The Nature of Oppression

Human societies have been ruled by warlords, kings, queens, emperors, pharohs, chiefs, generals and other self-appointed dictators throughout the course of history. Surrounded by militias and tied to the power brokers of society, these human gods impose their will on the lower classes by restricting basic rights, especially when it comes to the freedom of expression. Eventually, of course, revolutions occur and the ruthless leader is dethroned.

The recent uprisings in Tunisia, Egypt and Libya, sure to spread throughout the region, are the latest and some of the most significant responses to oppression in human history. Capable of imagination, responsive to motivation and committed to individual freedom, humans are prone to revolution when subjected to the persistent injustices of a dictatorship. Once the grip of the ruler is loosened, a wave of freedom is unleashed and his or her reign is doomed. Whether this freedom is temporary, to be stifled by the rise of another dictator, or whether it spawns an era of social democracy, will only become clear as the revolution unfolds.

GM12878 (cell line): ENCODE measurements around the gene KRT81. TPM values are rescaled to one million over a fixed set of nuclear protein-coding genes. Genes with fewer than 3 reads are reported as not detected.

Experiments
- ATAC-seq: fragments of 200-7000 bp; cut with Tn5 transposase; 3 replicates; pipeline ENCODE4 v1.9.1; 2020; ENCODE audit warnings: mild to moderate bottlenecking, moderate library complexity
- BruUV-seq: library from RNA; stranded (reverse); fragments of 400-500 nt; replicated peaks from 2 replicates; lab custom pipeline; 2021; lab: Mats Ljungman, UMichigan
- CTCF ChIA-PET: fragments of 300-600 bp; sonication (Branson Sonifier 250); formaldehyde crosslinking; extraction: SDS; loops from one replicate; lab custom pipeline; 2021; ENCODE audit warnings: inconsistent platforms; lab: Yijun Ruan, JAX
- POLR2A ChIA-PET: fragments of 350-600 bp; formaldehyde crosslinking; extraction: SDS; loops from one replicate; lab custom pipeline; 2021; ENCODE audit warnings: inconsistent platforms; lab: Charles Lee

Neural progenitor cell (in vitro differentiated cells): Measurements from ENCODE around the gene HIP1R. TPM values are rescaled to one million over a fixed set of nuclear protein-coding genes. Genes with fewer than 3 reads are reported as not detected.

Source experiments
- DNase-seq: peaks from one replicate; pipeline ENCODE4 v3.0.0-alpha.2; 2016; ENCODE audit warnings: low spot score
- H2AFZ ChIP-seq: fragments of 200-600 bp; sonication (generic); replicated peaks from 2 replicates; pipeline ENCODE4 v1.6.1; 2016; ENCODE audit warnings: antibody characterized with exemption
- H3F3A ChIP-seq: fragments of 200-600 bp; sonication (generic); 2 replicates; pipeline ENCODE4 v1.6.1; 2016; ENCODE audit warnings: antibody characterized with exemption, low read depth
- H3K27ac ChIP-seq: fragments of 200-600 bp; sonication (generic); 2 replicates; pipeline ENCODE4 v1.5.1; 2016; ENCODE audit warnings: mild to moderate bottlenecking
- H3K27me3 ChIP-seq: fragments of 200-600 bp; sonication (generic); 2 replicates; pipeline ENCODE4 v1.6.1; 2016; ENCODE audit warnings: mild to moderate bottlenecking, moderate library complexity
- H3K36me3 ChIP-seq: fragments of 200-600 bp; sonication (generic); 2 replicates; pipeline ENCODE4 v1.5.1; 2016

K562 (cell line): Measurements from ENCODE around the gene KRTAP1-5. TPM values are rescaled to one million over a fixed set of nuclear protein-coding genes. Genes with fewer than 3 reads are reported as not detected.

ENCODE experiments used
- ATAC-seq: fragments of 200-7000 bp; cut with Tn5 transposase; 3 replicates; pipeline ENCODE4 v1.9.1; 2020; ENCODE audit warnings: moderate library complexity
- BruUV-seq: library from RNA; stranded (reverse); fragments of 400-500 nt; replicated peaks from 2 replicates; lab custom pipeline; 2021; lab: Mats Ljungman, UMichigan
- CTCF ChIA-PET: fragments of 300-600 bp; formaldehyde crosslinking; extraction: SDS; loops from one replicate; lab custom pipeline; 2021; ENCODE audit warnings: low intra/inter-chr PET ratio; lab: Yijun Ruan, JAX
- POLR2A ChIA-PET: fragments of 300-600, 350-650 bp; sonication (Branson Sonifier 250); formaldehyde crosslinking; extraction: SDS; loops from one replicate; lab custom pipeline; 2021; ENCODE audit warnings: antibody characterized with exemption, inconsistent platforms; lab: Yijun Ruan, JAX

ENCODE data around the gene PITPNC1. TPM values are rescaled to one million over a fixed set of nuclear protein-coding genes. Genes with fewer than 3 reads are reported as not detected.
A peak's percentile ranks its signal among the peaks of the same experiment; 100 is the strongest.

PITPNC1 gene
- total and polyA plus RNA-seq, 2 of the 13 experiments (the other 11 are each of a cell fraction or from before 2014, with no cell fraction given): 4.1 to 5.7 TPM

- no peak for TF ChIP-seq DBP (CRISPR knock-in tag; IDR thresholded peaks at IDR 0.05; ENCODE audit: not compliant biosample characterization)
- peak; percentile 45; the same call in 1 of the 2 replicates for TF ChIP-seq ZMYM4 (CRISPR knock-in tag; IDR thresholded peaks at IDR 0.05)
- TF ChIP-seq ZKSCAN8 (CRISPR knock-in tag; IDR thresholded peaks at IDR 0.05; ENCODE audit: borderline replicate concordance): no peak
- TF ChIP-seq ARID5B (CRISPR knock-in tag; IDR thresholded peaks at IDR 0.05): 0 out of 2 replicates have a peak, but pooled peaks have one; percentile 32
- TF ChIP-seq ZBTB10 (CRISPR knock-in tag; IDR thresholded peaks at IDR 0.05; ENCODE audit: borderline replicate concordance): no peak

American society, the most democratic in human history, is not free of oppression. Racism, various forms of discrimination and an outrageous gap between the lifestyles of the rich and the poor, continue to threaten the stability of our democracy. Like the emperors and dictators of human history, the upper echelon of American society seems to feel immune to the power of an increasingly frustrated working class. Time will tell if they wake up before another revolution is unleashed in this country.